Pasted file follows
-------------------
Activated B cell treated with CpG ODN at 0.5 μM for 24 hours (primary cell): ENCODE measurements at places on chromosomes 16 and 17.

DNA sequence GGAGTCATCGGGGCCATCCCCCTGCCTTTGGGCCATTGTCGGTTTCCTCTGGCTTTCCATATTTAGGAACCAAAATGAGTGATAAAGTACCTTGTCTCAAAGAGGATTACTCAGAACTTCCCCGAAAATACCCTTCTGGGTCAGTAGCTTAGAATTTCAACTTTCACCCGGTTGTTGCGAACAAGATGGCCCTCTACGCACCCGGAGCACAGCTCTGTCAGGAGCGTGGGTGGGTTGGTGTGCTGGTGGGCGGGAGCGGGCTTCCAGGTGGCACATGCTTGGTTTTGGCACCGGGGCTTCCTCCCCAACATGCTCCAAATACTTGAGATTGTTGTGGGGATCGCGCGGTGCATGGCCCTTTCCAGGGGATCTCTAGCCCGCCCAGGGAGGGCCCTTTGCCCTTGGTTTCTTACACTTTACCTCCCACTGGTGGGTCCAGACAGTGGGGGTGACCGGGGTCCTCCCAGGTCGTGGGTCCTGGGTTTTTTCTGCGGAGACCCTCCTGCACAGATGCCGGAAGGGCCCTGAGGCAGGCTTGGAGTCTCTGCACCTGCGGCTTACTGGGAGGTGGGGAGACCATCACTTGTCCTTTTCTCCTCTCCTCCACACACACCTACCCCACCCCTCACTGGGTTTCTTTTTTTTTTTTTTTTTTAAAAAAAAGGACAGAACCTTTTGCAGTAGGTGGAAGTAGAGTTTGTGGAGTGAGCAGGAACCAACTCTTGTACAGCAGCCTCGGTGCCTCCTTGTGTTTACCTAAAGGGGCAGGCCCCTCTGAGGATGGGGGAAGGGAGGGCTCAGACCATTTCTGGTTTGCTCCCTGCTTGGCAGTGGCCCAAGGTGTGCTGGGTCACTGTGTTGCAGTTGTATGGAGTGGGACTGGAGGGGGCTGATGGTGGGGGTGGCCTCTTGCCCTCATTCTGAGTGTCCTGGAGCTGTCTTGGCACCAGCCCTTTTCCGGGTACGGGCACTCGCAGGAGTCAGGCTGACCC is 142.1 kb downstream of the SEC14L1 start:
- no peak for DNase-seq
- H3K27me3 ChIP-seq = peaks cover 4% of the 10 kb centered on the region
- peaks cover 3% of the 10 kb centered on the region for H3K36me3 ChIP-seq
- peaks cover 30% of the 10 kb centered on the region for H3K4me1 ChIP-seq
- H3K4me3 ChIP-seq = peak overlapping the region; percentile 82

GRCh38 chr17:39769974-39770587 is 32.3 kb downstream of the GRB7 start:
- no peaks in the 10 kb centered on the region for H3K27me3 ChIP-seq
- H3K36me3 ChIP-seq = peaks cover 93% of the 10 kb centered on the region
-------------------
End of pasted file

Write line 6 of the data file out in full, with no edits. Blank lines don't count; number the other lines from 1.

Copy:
- peaks cover 30% of the 10 kb centered on the region for H3K4me1 ChIP-seq